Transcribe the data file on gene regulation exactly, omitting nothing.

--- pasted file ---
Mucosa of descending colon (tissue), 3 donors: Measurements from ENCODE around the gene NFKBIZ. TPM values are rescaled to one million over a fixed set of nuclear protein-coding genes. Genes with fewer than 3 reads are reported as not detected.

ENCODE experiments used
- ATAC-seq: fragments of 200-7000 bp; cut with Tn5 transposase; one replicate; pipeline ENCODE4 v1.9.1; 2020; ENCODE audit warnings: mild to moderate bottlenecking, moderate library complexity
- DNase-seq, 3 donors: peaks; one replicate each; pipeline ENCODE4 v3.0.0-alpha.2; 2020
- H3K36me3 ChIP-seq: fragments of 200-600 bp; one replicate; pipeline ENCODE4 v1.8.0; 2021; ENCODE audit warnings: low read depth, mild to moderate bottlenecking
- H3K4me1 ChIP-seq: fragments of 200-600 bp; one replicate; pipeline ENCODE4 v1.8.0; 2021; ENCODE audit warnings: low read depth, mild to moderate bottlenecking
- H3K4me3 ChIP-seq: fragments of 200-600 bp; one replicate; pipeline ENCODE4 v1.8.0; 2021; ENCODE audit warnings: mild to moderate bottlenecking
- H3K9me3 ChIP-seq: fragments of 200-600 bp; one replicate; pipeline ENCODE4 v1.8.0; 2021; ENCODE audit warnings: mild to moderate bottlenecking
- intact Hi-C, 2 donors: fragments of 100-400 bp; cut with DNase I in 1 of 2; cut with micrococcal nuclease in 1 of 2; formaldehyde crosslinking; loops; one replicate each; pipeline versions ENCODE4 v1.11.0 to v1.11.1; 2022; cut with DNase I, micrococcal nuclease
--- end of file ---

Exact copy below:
Mucosa of descending colon (tissue), 3 donors: Measurements from ENCODE around the gene NFKBIZ. TPM values are rescaled to one million over a fixed set of nuclear protein-coding genes. Genes with fewer than 3 reads are reported as not detected.

ENCODE experiments used
- ATAC-seq: fragments of 200-7000 bp; cut with Tn5 transposase; one replicate; pipeline ENCODE4 v1.9.1; 2020; ENCODE audit warnings: mild to moderate bottlenecking, moderate library complexity
- DNase-seq, 3 donors: peaks; one replicate each; pipeline ENCODE4 v3.0.0-alpha.2; 2020
- H3K36me3 ChIP-seq: fragments of 200-600 bp; one replicate; pipeline ENCODE4 v1.8.0; 2021; ENCODE audit warnings: low read depth, mild to moderate bottlenecking
- H3K4me1 ChIP-seq: fragments of 200-600 bp; one replicate; pipeline ENCODE4 v1.8.0; 2021; ENCODE audit warnings: low read depth, mild to moderate bottlenecking
- H3K4me3 ChIP-seq: fragments of 200-600 bp; one replicate; pipeline ENCODE4 v1.8.0; 2021; ENCODE audit warnings: mild to moderate bottlenecking
- H3K9me3 ChIP-seq: fragments of 200-600 bp; one replicate; pipeline ENCODE4 v1.8.0; 2021; ENCODE audit warnings: mild to moderate bottlenecking
- intact Hi-C, 2 donors: fragments of 100-400 bp; cut with DNase I in 1 of 2; cut with micrococcal nuclease in 1 of 2; formaldehyde crosslinking; loops; one replicate each; pipeline versions ENCODE4 v1.11.0 to v1.11.1; 2022; cut with DNase I, micrococcal nuclease